comes from the old Middle English word: LENCTEN
because this season before Easter comes
as the days are getting longer, LENGHTENING.
So, Lent means spring time and spring time means SPRING CLEANING.

One thing we might all do this Lent is clean out our hearts
and throw in the trash what we don’t need in our lives:
bad habits, grudges, resentments and bitterness.
Too many of us store up these things
not deserving of taking up room in a Christian heart.

A welcome sign of springtime is the return of birds
and their song in the trees.
This Lent, might you and I consider how we cage one another,
locking up others in our bias, our prejudice, our hard feelings?
Is there someone in my life, even more than one person,
whose relationship I’ve restricted
because I’m unwilling to forgive, to let go, to forget,
to let bygones be bygone, to reconcile, to make peace?

Lent might be just the time to set free what we’ve locked up -
and sometimes, it’s our own selves we’ve caged and need to free.

Jesus counseled us in the gospel
to seek first the kingdom of God.
So Lent’s a time to ask:
who wears the CROWN in my life:
am I my own monarch?
do I lord my authority over others?
or do I bow before the Lord and ask him,
the King of Kings and the Prince of Peace,
to welcome me as his loyal subject?

But none of this,
nothing of what I’ve suggested will come to pass
unless we make time for PRAYER this Lent.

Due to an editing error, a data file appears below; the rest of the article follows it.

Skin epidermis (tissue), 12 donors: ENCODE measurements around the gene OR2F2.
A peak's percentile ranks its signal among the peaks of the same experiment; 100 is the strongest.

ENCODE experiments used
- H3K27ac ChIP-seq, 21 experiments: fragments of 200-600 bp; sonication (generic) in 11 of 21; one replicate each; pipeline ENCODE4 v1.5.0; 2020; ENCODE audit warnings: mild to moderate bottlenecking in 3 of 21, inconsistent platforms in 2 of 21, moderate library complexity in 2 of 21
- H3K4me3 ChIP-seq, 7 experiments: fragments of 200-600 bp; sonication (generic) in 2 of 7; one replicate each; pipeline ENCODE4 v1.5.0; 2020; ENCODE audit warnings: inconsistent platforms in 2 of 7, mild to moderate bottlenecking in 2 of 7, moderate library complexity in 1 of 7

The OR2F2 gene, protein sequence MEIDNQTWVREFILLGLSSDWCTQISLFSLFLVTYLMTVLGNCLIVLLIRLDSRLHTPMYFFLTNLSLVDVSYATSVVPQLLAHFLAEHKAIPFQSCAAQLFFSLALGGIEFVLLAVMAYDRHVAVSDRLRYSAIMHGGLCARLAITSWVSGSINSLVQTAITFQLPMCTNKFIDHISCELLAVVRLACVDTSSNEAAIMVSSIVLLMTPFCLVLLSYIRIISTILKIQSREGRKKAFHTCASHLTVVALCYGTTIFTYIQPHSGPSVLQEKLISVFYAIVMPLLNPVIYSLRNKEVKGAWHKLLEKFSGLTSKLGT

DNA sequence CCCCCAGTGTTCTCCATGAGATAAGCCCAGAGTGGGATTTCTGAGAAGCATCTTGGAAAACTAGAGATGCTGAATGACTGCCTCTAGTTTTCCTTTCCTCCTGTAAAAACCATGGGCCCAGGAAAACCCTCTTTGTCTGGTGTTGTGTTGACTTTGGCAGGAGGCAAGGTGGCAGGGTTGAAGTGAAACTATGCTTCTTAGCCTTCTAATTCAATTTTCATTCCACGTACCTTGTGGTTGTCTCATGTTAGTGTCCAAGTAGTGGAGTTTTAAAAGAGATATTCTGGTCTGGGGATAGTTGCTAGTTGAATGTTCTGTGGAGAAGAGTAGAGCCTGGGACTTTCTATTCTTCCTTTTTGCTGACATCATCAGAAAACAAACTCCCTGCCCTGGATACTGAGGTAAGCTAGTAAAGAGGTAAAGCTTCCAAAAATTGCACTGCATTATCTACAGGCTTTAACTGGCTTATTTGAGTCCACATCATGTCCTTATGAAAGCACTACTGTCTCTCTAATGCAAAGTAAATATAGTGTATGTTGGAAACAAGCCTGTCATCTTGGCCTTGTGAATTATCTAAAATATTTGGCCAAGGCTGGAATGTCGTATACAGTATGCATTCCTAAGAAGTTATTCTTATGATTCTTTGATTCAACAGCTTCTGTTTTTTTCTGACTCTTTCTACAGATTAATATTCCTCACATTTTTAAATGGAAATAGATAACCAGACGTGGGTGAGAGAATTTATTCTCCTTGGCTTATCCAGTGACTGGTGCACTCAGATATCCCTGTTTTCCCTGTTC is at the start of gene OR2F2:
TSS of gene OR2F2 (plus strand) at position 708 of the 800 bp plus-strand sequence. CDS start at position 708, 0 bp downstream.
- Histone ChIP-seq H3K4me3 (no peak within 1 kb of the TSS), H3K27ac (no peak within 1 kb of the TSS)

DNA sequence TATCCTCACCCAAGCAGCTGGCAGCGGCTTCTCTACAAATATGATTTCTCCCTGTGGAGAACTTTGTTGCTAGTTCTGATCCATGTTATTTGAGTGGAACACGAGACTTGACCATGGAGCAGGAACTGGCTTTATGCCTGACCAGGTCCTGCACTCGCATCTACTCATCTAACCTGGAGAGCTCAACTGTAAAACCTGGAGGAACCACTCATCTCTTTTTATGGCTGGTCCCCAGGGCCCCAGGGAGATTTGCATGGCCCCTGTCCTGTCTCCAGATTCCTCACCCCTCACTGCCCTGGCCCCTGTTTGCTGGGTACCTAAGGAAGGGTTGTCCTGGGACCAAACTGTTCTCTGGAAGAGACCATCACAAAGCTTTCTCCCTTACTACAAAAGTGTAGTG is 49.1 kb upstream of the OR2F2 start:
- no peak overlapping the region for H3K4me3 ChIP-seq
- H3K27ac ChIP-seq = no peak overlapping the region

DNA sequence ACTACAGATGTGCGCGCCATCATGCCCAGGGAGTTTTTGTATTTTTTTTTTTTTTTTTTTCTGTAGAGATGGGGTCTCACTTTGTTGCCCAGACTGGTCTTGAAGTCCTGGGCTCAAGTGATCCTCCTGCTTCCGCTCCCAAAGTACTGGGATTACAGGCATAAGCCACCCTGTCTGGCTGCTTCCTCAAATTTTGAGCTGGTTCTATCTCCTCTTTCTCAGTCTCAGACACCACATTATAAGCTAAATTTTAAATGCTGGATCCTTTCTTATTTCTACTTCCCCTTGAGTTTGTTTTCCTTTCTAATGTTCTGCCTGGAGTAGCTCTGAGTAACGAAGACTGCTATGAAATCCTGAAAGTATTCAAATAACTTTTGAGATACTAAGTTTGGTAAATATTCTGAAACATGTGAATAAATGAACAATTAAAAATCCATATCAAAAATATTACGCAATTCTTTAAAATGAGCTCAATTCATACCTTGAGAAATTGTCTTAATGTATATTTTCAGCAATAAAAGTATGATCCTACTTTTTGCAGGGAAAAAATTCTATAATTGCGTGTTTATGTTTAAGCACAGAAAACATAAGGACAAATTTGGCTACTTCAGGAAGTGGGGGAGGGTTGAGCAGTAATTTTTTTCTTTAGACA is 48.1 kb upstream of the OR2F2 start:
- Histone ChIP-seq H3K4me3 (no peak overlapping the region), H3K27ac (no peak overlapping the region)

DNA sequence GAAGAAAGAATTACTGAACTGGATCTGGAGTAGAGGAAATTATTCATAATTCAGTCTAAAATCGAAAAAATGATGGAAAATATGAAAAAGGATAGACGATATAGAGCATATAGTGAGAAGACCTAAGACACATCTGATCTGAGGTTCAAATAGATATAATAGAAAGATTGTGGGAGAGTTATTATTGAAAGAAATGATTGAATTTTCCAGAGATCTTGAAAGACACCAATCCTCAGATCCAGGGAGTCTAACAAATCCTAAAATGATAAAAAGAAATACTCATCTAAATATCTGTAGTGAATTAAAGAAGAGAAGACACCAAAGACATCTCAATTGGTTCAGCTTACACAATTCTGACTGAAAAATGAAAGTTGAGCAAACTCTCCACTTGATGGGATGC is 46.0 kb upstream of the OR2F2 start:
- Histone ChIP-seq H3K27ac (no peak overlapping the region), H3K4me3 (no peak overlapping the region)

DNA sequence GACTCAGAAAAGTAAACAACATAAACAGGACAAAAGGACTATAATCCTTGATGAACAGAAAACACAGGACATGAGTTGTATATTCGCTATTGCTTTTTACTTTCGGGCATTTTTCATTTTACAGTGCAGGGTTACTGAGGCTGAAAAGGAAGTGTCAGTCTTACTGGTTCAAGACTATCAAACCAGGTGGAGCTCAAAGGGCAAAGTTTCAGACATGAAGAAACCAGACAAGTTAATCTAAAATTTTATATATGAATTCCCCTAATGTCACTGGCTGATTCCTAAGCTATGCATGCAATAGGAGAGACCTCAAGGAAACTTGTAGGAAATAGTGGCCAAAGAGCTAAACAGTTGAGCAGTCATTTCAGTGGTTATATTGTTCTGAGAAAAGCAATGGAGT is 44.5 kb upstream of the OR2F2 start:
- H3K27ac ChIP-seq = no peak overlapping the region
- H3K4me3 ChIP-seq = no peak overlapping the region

Lent is a time to renew my relationship with God
and the best way to do that is through prayer.

I’ll let this large candle be the symbol of prayer.
How in these 40 days ahead of us - or better yet -

WHEN in each of these forty days will I make time for prayer?
When will I make time each day to sit quietly,
and to remember that the Lord is with me.

Will I make time each day even to sit in the silence with Jesus,
as one sometimes sits, quietly, by a friend’s side?

If we’re going to FAST, to give things up this Lent,
we’ll need time in prayer to learn how to fill the emptiness
our fasting creates.

If we’re going to SERVE THE POOR this Lent,
we’ll need to pray to recognize who needs our help
at home, at work, at school and away.

we’ll need time in prayer to ponder, to study, to discern
where we’re at with God
and what changes in our relationship with the Lord
might be in  order.

If we live Lent in these ways, we’ll let go of many things
but we won’t arrive at Easter empty handed.

Our Lenten practices aren’t meant just to take things away
but also to help us find new gifts to carry us to Easter,
new treasures to store in our hearts,
treasures like peace of mind and heart,
a new prayer life, a greater love for serving those in need
and a closer relationship with Jesus.
My treasure chest here is empty
because I don’t yet know how the Lenten season ahead might fill it.

Lent begins this week.
So listen carefully to this last piece of advice:

It’s the best way to start this holy season.
And after that, to return here every Sunday in Lent
to hear the Lord’s Word,
to pray for a Lenten season filled with grace and peace
and be nourished with the Bread and Cup of Communion,
the fruit of his love,
Jesus’ love laid down for us on the Cross
that we might have life and have it to the full.